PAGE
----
BMW: Like its rival Audi, BMW will launch a mix of conventional and electrified vehicles. It will start off in March with new versions of the iconic M3 sedan and M4 coupe, following later in the year with its long-range iNext battery-electric vehicle.

Bollinger: We only recently got a first look at the production version of the Bollinger B1 pickup but it’s as brutish as the early prototype. It will make its formal sales debut, along with the B2 SUV this year.

Buick Envision

Buick: After abandoning its last passenger car model this past year, the GM brand will push to update its SUV line-up, focusing in 2021 on the Chinese-made Envision.

Cadillac: You’ll have to wait until 2022 for Caddy’s first all-electric model, the Lyriq. In the meantime, the domestic luxury leader will push deeper into performance territory with the launch of the new Blackwing series with version of the CT4-V Blackwing and CT5-V Blacking coming by summer.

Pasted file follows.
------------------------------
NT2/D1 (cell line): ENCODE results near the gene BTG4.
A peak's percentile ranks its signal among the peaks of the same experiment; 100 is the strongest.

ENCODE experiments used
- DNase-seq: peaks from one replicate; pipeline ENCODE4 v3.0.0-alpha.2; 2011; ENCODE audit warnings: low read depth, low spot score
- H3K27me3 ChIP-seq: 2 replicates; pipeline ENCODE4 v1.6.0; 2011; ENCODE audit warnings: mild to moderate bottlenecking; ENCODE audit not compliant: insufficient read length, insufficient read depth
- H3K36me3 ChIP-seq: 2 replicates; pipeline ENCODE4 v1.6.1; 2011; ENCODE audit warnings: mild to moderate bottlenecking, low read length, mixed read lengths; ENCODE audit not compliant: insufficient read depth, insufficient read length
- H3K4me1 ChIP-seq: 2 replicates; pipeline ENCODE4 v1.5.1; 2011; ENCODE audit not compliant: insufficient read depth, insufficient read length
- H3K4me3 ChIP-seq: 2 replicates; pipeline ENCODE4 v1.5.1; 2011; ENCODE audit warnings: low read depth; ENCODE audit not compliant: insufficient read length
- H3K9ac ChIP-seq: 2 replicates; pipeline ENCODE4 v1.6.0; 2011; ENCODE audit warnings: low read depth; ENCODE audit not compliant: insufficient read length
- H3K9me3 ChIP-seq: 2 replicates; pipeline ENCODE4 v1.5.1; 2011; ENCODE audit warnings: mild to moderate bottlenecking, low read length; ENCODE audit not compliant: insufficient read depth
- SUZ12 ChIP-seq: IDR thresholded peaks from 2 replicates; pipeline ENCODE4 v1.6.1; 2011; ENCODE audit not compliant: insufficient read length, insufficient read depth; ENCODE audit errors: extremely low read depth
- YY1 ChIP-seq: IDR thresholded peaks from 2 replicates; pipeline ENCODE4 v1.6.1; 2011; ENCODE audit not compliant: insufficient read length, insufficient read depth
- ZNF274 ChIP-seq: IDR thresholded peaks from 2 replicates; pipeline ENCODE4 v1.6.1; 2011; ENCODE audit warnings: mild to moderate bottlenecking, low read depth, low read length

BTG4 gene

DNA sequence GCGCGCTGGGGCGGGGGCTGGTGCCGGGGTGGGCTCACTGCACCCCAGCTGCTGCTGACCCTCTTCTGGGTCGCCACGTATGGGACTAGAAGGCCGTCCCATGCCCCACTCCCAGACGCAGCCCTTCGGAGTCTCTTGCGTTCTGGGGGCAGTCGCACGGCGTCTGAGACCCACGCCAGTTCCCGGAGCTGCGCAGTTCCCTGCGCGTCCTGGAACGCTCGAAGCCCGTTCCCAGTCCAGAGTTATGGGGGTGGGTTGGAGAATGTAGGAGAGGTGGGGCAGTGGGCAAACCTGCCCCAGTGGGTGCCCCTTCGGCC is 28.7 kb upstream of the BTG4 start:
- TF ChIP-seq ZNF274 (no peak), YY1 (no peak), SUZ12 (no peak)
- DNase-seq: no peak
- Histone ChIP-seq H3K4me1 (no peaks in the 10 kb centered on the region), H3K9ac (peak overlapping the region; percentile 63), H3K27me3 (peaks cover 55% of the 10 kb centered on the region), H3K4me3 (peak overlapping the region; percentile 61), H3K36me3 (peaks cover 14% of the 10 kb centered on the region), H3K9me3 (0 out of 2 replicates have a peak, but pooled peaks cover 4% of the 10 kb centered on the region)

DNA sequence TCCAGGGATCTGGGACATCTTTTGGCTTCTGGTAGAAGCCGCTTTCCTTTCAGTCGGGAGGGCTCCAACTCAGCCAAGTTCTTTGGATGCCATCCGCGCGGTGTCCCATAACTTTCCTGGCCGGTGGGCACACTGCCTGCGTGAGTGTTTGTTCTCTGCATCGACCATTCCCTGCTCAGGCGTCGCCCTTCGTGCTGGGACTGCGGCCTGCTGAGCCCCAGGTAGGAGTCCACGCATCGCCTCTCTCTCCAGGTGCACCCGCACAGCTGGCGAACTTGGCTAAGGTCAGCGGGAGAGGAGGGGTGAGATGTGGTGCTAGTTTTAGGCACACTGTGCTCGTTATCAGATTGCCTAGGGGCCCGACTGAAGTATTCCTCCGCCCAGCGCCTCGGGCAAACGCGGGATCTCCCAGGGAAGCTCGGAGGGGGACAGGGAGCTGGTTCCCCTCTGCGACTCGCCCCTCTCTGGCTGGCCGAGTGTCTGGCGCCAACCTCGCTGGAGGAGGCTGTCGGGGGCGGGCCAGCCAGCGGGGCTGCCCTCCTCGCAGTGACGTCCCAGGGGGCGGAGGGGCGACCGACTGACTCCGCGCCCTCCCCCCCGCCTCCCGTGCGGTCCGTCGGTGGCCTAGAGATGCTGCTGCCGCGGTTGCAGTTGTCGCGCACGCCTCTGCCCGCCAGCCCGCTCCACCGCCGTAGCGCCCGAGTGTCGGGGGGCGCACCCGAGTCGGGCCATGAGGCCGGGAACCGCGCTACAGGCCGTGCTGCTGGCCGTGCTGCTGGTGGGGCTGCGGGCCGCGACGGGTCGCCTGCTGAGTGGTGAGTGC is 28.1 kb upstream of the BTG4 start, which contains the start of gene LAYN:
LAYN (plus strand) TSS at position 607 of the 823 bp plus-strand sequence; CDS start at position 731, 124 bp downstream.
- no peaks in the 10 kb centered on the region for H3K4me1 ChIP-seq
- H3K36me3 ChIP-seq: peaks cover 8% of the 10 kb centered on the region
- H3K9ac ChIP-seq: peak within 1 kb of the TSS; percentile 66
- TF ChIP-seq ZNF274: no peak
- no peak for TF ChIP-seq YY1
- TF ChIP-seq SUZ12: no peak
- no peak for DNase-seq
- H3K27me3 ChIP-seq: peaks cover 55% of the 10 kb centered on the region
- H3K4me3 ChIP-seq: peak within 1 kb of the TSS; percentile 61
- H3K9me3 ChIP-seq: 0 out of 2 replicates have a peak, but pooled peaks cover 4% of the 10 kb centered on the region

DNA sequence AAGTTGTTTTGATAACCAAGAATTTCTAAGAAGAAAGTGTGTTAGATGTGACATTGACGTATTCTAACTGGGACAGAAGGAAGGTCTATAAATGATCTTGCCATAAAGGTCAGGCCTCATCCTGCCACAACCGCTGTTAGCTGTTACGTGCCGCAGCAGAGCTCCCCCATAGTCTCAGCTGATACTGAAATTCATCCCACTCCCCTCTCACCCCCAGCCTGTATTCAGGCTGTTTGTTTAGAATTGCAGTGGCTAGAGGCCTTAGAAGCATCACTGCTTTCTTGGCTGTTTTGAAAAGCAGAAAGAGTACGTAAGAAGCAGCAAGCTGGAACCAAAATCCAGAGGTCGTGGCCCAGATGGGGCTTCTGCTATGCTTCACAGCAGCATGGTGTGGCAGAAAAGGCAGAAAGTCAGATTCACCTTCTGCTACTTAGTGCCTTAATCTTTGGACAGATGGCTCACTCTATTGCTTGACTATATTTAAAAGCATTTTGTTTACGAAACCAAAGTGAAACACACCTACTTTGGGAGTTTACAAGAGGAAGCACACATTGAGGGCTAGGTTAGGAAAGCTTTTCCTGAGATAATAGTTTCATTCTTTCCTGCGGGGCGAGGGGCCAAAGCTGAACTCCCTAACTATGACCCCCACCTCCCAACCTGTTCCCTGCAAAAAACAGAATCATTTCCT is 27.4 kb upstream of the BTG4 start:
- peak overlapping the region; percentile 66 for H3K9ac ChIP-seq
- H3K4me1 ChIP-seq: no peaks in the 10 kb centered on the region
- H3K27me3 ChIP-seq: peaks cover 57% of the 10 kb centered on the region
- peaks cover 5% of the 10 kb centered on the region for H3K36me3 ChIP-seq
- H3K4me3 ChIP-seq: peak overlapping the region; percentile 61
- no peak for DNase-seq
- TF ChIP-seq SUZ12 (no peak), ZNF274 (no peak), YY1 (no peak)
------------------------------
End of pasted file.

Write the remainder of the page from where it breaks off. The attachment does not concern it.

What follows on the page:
Chevrolet: The bowtie brand will weigh in with the first in a new wave of General Motors EVs, the stretched Bolt EUV. The full-size Silverado pickup, meanwhile, will get an early refresh, inside and out.

Dodge Durango SRT Hellcat

Dodge: Now a brand focused exclusively on muscle cars, Dodge will bring out the newest member of the Hellcat family, the Charger SRT Hellcat Redeye, as well as a muscle SUV, the Durango SRT Hellcat.

Ferrari: Even this most exclusive of sports car brands is getting into the EV race, Ferrari set to roll out a plug-in version of the SF90 Stradale. In more traditional territory, look for the new Portofino M mid-year.

Ford: Has a lot riding on the 2021 model year. It officially launched its first long-range BEV, the Mustang Mach-E, this past month but few dealers have any in stock yet. Meanwhile, the high-performance Mach-E GT won’t arrive til mid-year. And while the little Bronco Sport is now in showrooms, the bigger Bronco 2- and 4-door models were pushed back until summer. And some versions of the newly redesigned F-150, including the Powerboost hybrid, really won’t be stocked until the new year.

Ford Mustang Mach-E GT